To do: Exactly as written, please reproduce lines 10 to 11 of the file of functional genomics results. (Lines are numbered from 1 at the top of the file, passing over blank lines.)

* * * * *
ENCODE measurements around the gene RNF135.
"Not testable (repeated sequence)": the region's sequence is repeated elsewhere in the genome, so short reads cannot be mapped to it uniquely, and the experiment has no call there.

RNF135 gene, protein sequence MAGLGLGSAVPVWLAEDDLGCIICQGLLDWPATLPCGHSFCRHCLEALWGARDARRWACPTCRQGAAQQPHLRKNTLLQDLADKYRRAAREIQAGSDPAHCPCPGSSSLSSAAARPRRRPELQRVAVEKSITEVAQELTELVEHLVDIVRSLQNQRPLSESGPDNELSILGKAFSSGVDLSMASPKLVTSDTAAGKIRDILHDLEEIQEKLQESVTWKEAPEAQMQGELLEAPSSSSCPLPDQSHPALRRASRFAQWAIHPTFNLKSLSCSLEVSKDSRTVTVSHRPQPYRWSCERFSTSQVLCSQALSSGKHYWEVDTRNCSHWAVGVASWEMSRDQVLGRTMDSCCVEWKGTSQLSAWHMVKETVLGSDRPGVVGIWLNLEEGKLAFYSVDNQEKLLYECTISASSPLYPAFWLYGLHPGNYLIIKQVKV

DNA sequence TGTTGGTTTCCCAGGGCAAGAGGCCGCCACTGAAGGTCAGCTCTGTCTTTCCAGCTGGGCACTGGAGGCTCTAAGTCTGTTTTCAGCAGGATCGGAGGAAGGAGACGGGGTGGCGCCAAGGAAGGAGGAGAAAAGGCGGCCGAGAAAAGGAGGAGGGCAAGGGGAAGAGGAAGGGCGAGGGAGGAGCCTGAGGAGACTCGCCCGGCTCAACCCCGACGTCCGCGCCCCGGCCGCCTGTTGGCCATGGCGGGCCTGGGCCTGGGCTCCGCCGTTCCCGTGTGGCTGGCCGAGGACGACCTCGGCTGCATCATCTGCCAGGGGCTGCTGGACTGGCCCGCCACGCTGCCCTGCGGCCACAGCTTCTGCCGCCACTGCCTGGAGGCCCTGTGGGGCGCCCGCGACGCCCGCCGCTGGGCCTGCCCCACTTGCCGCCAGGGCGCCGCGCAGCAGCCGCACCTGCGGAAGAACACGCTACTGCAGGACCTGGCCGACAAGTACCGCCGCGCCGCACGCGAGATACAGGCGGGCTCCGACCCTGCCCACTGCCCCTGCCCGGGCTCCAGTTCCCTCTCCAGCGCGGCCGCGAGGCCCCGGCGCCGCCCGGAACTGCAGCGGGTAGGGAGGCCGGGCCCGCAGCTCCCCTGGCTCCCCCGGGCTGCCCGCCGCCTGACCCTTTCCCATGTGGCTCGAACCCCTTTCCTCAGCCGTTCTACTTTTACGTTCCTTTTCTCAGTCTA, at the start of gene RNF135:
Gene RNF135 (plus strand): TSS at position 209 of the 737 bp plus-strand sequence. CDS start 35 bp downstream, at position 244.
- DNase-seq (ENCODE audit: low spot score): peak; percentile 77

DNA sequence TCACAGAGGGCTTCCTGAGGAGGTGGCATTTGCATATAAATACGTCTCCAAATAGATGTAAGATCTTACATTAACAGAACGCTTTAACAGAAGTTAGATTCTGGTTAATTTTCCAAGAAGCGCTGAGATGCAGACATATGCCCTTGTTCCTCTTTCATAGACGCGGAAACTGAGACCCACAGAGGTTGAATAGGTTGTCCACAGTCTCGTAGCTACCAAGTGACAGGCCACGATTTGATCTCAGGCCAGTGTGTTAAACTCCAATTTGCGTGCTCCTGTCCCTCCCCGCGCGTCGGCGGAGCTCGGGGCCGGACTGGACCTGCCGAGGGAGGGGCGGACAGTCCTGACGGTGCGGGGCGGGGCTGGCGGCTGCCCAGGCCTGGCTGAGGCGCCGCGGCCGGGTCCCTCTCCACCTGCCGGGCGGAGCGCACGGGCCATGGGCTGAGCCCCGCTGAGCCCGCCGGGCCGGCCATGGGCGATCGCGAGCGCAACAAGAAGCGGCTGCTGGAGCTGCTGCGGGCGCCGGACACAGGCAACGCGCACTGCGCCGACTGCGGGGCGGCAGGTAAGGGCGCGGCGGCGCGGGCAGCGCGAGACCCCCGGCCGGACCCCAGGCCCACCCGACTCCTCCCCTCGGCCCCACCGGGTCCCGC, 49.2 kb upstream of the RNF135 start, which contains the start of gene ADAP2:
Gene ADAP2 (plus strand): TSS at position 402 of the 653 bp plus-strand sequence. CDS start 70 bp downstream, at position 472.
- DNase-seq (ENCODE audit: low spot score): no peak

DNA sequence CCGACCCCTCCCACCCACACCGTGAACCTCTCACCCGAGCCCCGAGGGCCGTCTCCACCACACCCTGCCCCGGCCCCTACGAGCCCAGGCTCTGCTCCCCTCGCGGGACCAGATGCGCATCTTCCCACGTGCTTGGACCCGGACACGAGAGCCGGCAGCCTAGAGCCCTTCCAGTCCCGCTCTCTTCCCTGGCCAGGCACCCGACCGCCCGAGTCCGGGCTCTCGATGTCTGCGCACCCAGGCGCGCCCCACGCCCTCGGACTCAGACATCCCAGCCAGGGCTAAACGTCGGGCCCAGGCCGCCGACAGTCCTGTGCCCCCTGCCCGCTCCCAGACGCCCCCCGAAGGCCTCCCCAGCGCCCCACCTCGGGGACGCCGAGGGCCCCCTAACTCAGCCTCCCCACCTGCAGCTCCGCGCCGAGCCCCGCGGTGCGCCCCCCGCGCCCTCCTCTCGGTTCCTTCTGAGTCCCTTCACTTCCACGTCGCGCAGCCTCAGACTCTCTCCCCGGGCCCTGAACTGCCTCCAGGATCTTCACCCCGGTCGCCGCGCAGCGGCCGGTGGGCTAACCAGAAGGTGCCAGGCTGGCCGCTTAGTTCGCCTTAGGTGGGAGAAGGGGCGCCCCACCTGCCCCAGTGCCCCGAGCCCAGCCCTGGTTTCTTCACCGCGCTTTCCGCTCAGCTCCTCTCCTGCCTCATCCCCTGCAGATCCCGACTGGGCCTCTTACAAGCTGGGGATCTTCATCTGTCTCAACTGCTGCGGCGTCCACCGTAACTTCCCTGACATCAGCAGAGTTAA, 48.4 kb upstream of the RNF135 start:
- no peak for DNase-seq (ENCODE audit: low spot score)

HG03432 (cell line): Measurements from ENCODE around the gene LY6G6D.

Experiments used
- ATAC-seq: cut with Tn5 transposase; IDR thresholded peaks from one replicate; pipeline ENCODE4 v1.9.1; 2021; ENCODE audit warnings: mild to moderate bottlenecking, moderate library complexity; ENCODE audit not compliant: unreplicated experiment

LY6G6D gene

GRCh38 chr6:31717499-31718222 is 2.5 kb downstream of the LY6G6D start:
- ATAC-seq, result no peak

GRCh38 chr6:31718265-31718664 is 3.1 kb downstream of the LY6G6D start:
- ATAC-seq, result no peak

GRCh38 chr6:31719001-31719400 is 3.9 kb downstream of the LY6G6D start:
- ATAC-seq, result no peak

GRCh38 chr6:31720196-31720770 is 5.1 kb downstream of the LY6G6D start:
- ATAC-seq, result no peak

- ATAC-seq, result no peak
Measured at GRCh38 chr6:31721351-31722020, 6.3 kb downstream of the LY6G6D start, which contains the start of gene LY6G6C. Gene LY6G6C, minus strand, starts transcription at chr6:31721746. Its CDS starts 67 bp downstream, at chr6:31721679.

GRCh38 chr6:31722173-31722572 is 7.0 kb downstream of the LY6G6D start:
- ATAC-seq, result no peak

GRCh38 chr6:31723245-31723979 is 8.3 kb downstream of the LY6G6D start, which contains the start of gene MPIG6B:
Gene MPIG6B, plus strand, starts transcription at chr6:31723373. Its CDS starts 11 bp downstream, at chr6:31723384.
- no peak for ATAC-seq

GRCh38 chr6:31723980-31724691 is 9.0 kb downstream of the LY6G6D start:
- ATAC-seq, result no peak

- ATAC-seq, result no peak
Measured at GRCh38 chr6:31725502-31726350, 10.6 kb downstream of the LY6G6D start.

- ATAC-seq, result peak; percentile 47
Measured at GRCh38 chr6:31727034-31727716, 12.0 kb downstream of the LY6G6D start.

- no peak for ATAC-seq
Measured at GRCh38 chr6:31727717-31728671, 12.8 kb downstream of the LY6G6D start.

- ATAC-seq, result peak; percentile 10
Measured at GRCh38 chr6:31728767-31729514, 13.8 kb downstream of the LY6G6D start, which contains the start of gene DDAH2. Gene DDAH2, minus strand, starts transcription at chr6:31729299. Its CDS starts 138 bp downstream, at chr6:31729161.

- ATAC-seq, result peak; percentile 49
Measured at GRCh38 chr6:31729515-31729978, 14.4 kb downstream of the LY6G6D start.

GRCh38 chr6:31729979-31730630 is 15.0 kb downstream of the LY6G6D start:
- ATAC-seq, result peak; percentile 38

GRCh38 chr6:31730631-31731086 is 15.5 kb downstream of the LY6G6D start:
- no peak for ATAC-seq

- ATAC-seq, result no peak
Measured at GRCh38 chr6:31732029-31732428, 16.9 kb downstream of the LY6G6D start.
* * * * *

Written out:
DNA sequence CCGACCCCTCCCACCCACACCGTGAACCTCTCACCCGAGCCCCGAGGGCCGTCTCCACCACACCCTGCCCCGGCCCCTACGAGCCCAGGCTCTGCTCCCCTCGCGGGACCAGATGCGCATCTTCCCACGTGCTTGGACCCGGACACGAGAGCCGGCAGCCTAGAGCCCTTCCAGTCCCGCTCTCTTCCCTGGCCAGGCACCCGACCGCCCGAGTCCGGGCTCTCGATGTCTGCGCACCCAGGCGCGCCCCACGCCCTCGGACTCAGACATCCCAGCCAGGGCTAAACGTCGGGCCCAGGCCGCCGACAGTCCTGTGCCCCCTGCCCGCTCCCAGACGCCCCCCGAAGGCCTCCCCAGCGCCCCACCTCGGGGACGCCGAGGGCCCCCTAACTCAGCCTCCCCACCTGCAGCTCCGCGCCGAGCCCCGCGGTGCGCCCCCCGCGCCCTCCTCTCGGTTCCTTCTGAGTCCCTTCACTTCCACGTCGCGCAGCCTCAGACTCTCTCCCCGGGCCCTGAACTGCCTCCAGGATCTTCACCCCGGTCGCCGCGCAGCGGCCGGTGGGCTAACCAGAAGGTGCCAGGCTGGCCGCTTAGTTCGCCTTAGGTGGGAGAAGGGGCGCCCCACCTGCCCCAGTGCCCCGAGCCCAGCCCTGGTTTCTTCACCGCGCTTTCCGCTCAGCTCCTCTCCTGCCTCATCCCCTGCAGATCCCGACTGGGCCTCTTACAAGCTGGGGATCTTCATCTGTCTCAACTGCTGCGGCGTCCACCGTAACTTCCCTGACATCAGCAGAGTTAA, 48.4 kb upstream of the RNF135 start:
- no peak for DNase-seq (ENCODE audit: low spot score)